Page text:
Vue and React are among the most popular web frameworks(React is 2nd only to jQuery, Vue has risen steadily to the #7 spot). Neither of them appears to be slowing down anytime soon – both gained usage share over the last 3 years.
In this article, we'll talk about what Vue and React bring to the table to help you decide which framework/library you should use.
What Is React?
With React, you can build user interfaces using declarative views and encapsulated components. React also took the existing concept of the virtual DOM and made it much more popular in development. Using React virtual DOMs, every time that you render a JSX element (the syntax that React uses) the library detects what objects it needs to update and updates only those resources in the real DOM.
Technicalities aside, it's also important to mention that Vue and React are very different when it comes to core philosophies. React is still maintained and funded by Facebook, but it operates under the MIT license, making it an open-source project.
What Is Vue?
Vue is, in many ways, similar to React. It's an open-source framework designed to help developers build intricate User Interfaces (UI). However, it's the somewhat newer project, launching in 2014. Vue is the thought-child of Evan You, a developer who's still working on the project, albeit with a larger team now thanks to crowdfunding and corporate sponsors.
Despite the evident difference between resources for both projects, Vue has gained steadily in market share and popularity throughout the past few years.
As far as technicalities go, Vue uses the same virtual DOM approach as React. It's also a component-based framework that focuses on the view library. That means it somewhat depends on other libraries for routing and management.
4 Key Differences Between Vue and React
So far, you know what makes Vue and React so similar (and popular). Let's talk about the main differences between them.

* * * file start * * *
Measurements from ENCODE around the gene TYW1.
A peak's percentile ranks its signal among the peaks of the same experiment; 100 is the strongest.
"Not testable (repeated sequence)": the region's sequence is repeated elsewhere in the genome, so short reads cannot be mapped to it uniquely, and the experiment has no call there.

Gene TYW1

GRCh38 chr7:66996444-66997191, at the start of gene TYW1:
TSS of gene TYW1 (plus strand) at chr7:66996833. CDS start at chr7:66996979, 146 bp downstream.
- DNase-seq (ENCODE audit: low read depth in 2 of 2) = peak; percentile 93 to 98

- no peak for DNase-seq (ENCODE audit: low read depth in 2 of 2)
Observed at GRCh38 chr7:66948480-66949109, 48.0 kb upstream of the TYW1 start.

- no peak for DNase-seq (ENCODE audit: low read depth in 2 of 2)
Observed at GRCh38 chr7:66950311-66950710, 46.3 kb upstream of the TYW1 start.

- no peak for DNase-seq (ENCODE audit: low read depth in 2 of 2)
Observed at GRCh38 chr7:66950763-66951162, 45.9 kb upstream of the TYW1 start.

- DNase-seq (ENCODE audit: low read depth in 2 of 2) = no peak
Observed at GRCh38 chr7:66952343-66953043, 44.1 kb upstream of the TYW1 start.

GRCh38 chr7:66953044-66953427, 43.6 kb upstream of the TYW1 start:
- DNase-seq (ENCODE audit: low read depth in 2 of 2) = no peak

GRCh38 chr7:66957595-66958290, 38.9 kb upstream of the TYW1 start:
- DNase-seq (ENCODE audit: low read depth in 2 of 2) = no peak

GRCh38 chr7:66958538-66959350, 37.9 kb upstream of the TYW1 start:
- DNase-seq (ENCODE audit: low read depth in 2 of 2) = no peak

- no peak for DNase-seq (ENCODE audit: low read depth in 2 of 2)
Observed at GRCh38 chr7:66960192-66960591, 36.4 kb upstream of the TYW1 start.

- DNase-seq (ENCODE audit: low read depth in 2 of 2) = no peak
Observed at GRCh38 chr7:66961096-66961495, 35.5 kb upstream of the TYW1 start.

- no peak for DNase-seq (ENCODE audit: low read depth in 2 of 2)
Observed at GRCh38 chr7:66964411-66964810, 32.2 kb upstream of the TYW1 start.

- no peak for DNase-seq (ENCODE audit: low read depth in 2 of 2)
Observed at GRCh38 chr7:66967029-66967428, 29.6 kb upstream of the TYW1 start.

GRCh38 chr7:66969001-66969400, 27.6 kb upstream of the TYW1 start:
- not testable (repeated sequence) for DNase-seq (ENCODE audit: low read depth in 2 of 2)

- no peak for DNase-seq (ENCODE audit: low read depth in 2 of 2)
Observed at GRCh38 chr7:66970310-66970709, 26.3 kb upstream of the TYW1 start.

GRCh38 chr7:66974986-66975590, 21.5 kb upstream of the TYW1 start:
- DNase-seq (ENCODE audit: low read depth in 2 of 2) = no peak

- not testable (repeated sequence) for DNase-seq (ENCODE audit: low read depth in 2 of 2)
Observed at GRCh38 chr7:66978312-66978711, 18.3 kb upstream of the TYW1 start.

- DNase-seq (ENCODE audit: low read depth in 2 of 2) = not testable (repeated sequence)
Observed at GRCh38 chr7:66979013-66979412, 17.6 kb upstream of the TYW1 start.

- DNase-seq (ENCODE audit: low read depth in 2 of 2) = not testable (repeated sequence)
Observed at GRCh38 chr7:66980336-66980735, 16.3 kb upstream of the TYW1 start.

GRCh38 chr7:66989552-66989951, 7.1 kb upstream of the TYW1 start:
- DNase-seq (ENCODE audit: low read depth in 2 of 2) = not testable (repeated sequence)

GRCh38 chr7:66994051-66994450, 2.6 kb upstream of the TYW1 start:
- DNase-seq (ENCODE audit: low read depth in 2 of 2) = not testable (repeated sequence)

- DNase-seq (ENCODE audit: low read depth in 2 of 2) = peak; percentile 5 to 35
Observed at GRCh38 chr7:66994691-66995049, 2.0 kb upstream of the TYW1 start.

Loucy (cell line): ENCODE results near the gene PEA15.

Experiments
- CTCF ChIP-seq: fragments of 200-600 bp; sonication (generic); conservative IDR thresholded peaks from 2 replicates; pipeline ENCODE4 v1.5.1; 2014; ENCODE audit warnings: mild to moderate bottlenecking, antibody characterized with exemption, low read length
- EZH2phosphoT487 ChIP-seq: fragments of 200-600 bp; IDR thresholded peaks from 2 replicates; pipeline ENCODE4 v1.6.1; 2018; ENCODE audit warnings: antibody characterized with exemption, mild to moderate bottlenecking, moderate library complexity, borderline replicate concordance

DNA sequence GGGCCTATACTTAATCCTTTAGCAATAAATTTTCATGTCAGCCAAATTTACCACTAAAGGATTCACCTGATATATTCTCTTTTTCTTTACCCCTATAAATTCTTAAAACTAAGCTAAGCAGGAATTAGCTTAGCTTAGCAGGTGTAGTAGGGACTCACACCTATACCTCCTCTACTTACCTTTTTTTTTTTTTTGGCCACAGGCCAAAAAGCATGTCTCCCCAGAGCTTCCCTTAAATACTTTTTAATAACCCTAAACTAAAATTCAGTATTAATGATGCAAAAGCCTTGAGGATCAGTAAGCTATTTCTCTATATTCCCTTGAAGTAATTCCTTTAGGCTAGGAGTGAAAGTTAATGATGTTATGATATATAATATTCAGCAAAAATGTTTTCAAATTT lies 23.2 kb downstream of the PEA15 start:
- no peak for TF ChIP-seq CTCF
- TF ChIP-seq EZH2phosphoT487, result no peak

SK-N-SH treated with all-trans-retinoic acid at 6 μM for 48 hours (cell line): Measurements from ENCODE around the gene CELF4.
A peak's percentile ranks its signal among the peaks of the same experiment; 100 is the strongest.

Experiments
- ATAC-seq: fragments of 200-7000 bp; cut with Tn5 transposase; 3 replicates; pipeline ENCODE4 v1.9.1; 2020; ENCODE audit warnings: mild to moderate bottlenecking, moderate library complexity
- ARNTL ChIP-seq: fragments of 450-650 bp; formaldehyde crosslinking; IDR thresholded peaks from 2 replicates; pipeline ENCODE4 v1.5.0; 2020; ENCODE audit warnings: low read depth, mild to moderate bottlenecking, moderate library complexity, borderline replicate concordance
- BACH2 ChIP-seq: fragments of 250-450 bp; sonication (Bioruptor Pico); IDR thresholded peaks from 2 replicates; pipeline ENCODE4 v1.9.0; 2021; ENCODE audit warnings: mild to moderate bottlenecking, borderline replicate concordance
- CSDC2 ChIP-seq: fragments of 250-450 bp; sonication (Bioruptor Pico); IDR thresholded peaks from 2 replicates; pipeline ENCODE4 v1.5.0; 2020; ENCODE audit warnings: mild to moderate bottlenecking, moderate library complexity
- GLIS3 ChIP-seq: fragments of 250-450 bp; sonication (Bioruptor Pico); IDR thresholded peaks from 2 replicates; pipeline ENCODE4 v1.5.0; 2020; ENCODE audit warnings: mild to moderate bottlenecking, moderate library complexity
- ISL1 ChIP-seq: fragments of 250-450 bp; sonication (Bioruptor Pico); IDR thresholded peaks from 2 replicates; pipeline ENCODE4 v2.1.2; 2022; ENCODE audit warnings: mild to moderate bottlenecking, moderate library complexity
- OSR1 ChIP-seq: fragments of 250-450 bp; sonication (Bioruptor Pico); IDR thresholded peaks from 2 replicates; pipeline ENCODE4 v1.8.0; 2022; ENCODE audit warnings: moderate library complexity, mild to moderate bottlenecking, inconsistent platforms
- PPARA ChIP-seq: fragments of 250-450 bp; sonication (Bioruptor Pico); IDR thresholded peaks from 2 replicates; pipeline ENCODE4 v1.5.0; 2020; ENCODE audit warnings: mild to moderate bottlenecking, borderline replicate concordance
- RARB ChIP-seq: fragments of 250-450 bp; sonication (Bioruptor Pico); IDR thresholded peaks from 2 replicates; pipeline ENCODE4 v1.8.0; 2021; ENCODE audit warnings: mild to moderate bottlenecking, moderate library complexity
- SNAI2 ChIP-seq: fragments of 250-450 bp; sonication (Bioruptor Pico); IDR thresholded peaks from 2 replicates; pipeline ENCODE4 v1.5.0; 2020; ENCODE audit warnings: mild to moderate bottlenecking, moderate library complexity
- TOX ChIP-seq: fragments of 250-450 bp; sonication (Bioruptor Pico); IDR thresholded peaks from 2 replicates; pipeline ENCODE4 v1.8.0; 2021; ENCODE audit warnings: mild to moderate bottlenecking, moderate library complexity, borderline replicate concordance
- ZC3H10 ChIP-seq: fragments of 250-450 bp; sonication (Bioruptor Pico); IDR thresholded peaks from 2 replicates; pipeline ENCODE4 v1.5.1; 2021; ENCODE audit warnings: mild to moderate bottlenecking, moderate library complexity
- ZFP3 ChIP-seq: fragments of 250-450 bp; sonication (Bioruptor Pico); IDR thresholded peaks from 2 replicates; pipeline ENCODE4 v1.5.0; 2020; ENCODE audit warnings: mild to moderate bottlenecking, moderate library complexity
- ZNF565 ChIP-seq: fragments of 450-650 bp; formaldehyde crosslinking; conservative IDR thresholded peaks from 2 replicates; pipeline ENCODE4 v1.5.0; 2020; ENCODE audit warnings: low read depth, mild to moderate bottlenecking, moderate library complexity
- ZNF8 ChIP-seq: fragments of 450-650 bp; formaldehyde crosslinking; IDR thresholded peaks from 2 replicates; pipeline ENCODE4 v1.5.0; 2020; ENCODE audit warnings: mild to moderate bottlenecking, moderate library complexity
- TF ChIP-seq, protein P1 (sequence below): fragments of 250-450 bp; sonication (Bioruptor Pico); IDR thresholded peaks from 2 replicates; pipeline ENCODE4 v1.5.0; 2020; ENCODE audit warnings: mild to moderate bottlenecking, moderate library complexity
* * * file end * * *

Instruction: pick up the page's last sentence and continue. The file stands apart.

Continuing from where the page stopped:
Perhaps the most evident difference between React and Vue lies in the way that each project handles templates.
JSX can be as versatile as a full language, including flow controls and temporary variables. Plus, it supports all the Integrated Development Environment (IDE) features you'd expect, such as autocomplete, linting, and type checking.
Vue's 'modular' approach also makes it easy to migrate projects to the framework, since you can add functionality gradually to existing documents.
What's more, Vue also supports JSX, making it far more versatile than it looks at first glance. Even so, the framework is primarily designed to work with HTML-based templates, and Vue's own docs recommend against JSX for most cases.
In our experience, many developers feel that JSX is the more comprehensive and powerful option. However, Vue is definitely easier to work with, especially if not everyone on your team is familiar with the framework.
It would be fair to say that Vue is more of a standalone solution than React. Using Vue, you get access to a smaller number of companion libraries simply, because we're dealing with a framework that's not as popular as React. However, you also need external libraries less often, because most of the functionality you need already exists within the framework.
Some of the most important Vue libraries, such as vue-router, are supported by the frameworks' own core team.
React, on the other hand, offers you a staggering number of libraries. In most cases, you'll need to use them since React relies on third-party solutions for state management and routing.
Some of those critical libraries, such as react-redux and react-router are maintained by the community, unlike React core, but are still highly reliable.
Both Vue and React are lightweight solutions, and they're pretty much on par when it comes to performance out of the box. However, as your web applications start to grow, some cracks begin to emerge.
Vue's HTML template approach may be simpler to adopt, but it can also be a handicap for large projects. Simply put, dealing with HTML templates over and over is not as efficient as using JSX.